Judgment – the Inevitable Future

     One of the more unpopular subjects that nations and individuals would like to avoid is the future judgment awaiting the earth and its inhabitants.
     The future judgment is required by a Holy God; is universal, and absolute.  This judgment will be based on how nations and men have obeyed God’s immutable standard of righteousness.
     The final judgment is explained in detail immediately preceding the last two chapters in the Bible.
    “Then I saw a great white throne and Him who sat on it…The sea gave up the dead… and Death and Hades delivered up the dead who were in them.  Then death and Hades were cast into the lake of fire…And anyone not found written in the Book of Life was cast into the lake of fire.”  Revelation 20:1a, 13-15
     However, the words immediately following the final judgment introduce the renewed heaven and earth.
     “Now I saw a new heaven and a new earth, for the first heaven and the first earth had passed away…there shall be no more death…”  Revelation 21:1, 4b
     Before proceeding, it needs to be stated that those ‘found written in the Book of Life’ referenced above have already been judged by way of the vicarious death of Jesus Christ.  They are, therefore, exempt from the great white throne judgment.  We’ll address that issue later when the Bema Seat of Christ is discussed.
     Universal judgment is spoken of throughout the Bible and is not a mystery kept hidden until the final pages of God’s word.  Universal resurrection and judgment is required by the Creator of all things; however, universal bliss is heresy.
     There are basically two categories of judgment found in the New Testament as illustrated below.
     “And as it is appointed for men to die once, but after this the judgment.”  Hebrews 9:27
     The Greek word for ‘judgment’ in this verse is krisis with many synonyms including ‘sentence, condemnation, and final.’
     The concept of universalism is noted.  All mankind are appointed to death, while universal judgment is noted by ‘the.’
     But the use of the word ‘judgment’ in another verse in the book of Hebrews carries a different meaning. 
     “Therefore, leaving the discussion of the elementary principles of Christ, let us go on to perfection (maturity), not laying again the foundation of repentance…the doctrine of baptism…and of eternal judgment…”  Hebrews 6:2
     The word for ‘judgment’ in this verse is from the Greek dikaiosune meaning righteousness in regard to God and His word.  It is righteous judgment provided by Christ fulfilling the law on the behalf of God’s chosen.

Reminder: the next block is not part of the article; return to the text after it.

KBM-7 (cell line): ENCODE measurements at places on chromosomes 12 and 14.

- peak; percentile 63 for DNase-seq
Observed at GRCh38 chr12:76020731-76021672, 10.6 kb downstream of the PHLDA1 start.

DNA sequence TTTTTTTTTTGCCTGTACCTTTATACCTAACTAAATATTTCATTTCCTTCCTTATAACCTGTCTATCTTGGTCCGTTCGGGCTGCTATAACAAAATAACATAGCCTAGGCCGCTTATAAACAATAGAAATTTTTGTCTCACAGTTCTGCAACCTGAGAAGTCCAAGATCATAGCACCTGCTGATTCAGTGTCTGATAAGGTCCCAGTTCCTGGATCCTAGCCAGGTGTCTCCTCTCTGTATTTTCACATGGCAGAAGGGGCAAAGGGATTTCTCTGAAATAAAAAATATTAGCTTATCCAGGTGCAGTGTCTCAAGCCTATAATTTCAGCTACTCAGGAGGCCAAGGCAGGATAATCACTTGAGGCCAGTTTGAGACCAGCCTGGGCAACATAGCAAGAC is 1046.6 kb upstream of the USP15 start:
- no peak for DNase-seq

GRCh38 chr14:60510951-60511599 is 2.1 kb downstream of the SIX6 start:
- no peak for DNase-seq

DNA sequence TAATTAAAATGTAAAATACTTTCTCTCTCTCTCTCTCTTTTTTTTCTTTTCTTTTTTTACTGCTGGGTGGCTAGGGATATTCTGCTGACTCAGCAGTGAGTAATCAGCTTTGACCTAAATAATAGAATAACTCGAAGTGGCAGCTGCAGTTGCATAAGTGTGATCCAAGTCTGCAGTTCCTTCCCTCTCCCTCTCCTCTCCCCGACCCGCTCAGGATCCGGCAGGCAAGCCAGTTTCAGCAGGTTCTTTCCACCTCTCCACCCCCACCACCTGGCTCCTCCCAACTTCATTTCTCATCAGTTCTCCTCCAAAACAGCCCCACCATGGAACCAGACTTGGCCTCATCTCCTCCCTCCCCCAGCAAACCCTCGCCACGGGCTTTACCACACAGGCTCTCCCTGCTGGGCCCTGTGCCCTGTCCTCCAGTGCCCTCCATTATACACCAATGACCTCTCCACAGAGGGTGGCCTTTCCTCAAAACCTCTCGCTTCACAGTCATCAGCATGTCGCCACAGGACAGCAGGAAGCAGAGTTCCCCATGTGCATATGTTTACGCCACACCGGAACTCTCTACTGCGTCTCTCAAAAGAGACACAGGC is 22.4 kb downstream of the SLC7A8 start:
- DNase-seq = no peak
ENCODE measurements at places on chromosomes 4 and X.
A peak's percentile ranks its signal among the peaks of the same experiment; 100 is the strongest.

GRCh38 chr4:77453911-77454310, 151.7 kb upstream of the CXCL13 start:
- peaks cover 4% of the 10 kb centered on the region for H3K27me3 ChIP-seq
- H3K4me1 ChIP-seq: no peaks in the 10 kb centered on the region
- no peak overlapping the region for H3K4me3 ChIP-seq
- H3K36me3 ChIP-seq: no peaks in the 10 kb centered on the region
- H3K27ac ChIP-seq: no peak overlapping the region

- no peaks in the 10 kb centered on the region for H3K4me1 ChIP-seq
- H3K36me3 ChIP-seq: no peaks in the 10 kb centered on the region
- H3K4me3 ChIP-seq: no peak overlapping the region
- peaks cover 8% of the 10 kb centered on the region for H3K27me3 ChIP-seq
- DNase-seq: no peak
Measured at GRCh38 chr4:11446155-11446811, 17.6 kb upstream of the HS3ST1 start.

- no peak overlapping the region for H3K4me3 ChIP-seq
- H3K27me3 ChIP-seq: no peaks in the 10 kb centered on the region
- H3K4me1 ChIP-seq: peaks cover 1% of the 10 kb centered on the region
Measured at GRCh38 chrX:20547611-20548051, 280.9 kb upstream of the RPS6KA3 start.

So then, one major definition of ‘judgment’ applies to those without Christ, while the other major definition means justification provided by Christ.  The context needs to be studied in order to understand what the writer is saying.
     The writer of Hebrews explains that the doctrine of eternal judgment is an elementary principle and believers need to grow in wisdom of the oracles of God.
     “For everyone who partakes only of milk is unskilled in the word of righteousness, for he is a babe.  But solid food belongs to those who are of full age (mature)…”  Hebrews 5:13-14a
     In the book of Acts Luke describes Paul’s witness to the Roman governor Felix who was involved in unscrupulous activities with his third wife Drusilla.
     Felix felt that he couldn’t live up to Paul’s gospel message concerning faith in Christ.
     “Now as he reasoned about righteousness, self-control, and the judgment to come, Felix was afraid and answered, ‘Go away for now; when I have a convenient time I will call for you.’”  Acts 24:25
     Felix wasn’t willing to repent from his lifestyle to receive the righteousness of Christ which would have resulted in his justification.
     Solomon, the writer of 3,000 proverbs and over 1,000 poems (hymns), summarized the issue succinctly.
     “Let us hear the conclusion of the whole matter: ‘Fear God and keep His commandments, for this is man’s all.  For God will bring every work into judgment, including every secret thing, whether good or evil.’”  Ecclesiastes 12:13-14
     The Hebrew word for ‘judgment’ in this passage has several meanings including verdict (either favorable or unfavorable), due, sentence, or retribution.
     Judgment of all things is inevitable and imminent. 
     Share your thoughts walt.thrun@gmail.com

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